Skip to content

Snow Is Here (Somewhere, Sometime)

2012 December 12

By Casey J. McLaughlin

Several weeks ago, I reviewed drought data for the summer and thought about how it compared to previous years; work got busy and I never finished the piece (and it rained).  This weekend I saw pictures of my cousin’s new snow dragon (snowmen may be over-rated)!  I keep telling my kids, “Winter is Coming” and I now have proof in the form of actual snow!  I may be late realizing the change in weather (I was running in 60+ degree Thanksgiving weather!) here in Kansas City NOAA’s recent snowfall and depth maps verify that there is actual snow accumulation in Region 7!  Unfortunately the snow hasn’t come to my corner, but I’ll go back north for Christmas hoping they save us some powder!

Curious as ever, I was curious about past snowfalls and spent some time using the U.S. Snow Monitoring Snowfall Maps (http://gis.ncdc.noaa.gov/maps/snowfall.map?view=rsi).  I cobbled together a rough time series and casually looked for any geographic patterns.  (Unfortunately, I did not get a snow index for 1954; my family watched White Christmas this weekend).

US Snow Monitoring

Snow in 2010 was focused on the Northeast with a band from North Dakota south into Alabama;  2002 shows a strong band of snow that moved across the central (Colorado, Kansas, Missouri on into the Northeast) states.  A different snow pattern emerged (although I am moving in reverse order) in 1983 with snow in the Mountain West and Pacific Northwest while being absent from the Eastern U.S. (at least during the last week or so of December (24-29).  A swing through the Southern states occurred in 1963.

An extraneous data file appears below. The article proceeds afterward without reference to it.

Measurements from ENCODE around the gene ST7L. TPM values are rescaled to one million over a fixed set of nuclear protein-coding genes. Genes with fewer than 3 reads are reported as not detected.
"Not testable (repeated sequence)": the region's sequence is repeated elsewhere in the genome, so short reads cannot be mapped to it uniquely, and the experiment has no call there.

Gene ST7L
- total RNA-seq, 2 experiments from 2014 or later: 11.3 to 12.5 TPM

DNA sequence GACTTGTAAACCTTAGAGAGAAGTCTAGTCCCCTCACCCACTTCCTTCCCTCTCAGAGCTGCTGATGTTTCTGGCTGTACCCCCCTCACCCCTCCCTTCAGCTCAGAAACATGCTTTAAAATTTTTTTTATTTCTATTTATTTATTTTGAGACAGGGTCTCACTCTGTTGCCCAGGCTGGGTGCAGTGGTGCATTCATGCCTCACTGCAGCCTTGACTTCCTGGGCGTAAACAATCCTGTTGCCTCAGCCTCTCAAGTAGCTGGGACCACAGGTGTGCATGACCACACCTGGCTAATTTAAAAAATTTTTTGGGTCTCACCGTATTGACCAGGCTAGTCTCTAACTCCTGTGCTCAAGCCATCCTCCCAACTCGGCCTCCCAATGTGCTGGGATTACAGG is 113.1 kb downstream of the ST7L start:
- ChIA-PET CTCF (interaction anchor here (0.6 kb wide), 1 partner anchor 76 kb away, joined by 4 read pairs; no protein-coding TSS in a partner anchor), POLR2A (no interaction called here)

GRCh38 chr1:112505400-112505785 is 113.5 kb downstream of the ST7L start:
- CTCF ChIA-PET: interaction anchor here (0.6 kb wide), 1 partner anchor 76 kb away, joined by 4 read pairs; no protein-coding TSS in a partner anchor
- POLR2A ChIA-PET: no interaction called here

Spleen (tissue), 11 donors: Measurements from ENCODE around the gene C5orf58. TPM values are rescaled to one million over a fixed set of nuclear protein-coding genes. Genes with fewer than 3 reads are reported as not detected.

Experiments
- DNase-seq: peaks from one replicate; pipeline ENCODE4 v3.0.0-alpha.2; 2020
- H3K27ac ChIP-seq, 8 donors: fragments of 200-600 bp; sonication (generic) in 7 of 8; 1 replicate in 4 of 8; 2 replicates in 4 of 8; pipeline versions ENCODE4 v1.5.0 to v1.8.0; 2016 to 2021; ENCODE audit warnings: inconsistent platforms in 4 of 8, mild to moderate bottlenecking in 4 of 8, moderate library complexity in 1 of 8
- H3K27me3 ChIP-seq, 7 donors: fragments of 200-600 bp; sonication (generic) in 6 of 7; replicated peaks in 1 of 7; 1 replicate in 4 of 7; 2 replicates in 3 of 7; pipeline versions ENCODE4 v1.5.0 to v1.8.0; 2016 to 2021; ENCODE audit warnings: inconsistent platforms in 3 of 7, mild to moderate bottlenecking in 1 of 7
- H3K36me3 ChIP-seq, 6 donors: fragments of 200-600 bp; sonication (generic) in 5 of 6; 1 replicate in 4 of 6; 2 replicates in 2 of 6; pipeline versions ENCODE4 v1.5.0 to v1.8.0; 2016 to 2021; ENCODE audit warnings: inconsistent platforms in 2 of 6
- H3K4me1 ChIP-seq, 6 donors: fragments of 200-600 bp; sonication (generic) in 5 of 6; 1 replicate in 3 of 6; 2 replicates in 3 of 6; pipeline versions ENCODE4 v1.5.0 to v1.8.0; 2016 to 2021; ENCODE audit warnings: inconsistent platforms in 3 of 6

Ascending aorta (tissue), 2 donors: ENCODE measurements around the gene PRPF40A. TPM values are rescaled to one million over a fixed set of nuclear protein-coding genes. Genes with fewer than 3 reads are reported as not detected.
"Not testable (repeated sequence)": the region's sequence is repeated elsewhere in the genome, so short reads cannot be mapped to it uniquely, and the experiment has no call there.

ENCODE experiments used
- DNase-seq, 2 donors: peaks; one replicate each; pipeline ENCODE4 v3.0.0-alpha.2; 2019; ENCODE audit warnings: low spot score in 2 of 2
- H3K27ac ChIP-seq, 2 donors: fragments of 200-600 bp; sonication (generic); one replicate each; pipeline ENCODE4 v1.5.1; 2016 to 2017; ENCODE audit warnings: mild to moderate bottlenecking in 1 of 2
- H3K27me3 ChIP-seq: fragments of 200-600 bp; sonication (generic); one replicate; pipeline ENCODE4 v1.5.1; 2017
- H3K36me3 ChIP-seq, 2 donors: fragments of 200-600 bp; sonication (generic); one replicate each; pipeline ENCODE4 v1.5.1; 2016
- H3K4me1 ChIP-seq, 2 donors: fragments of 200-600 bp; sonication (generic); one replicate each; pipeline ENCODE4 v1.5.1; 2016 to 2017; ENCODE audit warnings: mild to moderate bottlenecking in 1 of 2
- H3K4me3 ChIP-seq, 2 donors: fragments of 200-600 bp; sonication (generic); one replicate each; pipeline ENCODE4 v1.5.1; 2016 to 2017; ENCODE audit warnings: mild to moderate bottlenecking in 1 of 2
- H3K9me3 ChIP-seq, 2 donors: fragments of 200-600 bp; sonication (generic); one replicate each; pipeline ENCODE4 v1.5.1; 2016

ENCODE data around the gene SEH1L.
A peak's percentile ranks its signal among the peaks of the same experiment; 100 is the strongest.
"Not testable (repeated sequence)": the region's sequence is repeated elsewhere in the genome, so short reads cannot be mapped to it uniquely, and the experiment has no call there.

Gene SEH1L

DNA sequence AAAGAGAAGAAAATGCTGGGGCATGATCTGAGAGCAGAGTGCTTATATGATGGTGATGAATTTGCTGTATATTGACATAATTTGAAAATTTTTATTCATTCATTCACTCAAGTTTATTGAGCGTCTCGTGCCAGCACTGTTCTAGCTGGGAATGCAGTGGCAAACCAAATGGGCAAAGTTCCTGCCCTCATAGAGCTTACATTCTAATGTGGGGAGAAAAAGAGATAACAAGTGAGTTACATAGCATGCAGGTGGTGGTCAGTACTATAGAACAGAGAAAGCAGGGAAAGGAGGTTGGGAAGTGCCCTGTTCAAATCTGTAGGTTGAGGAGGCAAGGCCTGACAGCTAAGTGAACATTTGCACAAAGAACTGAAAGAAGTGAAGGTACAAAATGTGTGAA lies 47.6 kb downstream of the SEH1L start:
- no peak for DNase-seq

Looking through the maps series, it really hit me that the bands of snow moved around the country.  I am by no means an expert (Climatologists, speak up!) but I observed the national snow pattern moved around most parts of the continental U.S. giving almost everyone a white winter at some point in the last 100 years!

Casey McLaughlin is a first generation Geospatial Enthusiast who has worked with EPA since 2003 as a contractor and now as the Regional GIS Lead. He currently holds the rank of #1 GISer in EPA Region 7′s Environmental Services Division.

Editor's Note: The opinions expressed here are those of the author. They do not reflect EPA policy, endorsement, or action, and EPA does not verify the accuracy or science of the contents of the blog.

Please share this post. However, please don't change the title or the content. If you do make changes, don't attribute the edited title or content to EPA or the author.

2 Responses leave one →
  1. jrobicha permalink*
    December 12, 2012

    This is a great tool for taking a walk down memory lane. When I returned from college for the first time over winter break, the minute my plane’s wheels touched down at SeaTac airport it started to snow. It was someday a week or so before Xmas. But it just snowed and snowed and snowed. Absolute nightmare, as the 35 minute ride home from the airport took about 6-7 hours. Too many hills, people sliding everywhere, just abandoning their cars. Since I was coming home from Penn and had my suitcases I had a hat, gloves, and Parka but neither of my parents or anybody on the road had any warm winter stuff. I spent alot of time pushing the car. I vaguely remember stopping by a schucks and getting some cables for the wheels which helped. When we got home my little brother was sitting in the dark, as we had lost power. Anyway, I zoomed in on Seattle Metro and checked out December totals, and sure enough no snow or minimal all of my winters growing up, except for December 1990. I just googled and I guess it all came on December 18th. http://www.komonews.com/home/video/36413989.html?tab=video&c=y

  2. mymclaughlin permalink
    December 13, 2012

    Interesting. This made me think of the day I moved from CA to IL…70 degrees and wearing shorts to snow and lots of layers.

Leave a Reply

Note: You can use basic XHTML in your comments. Your email address will never be published.

Subscribe to this comment feed via RSS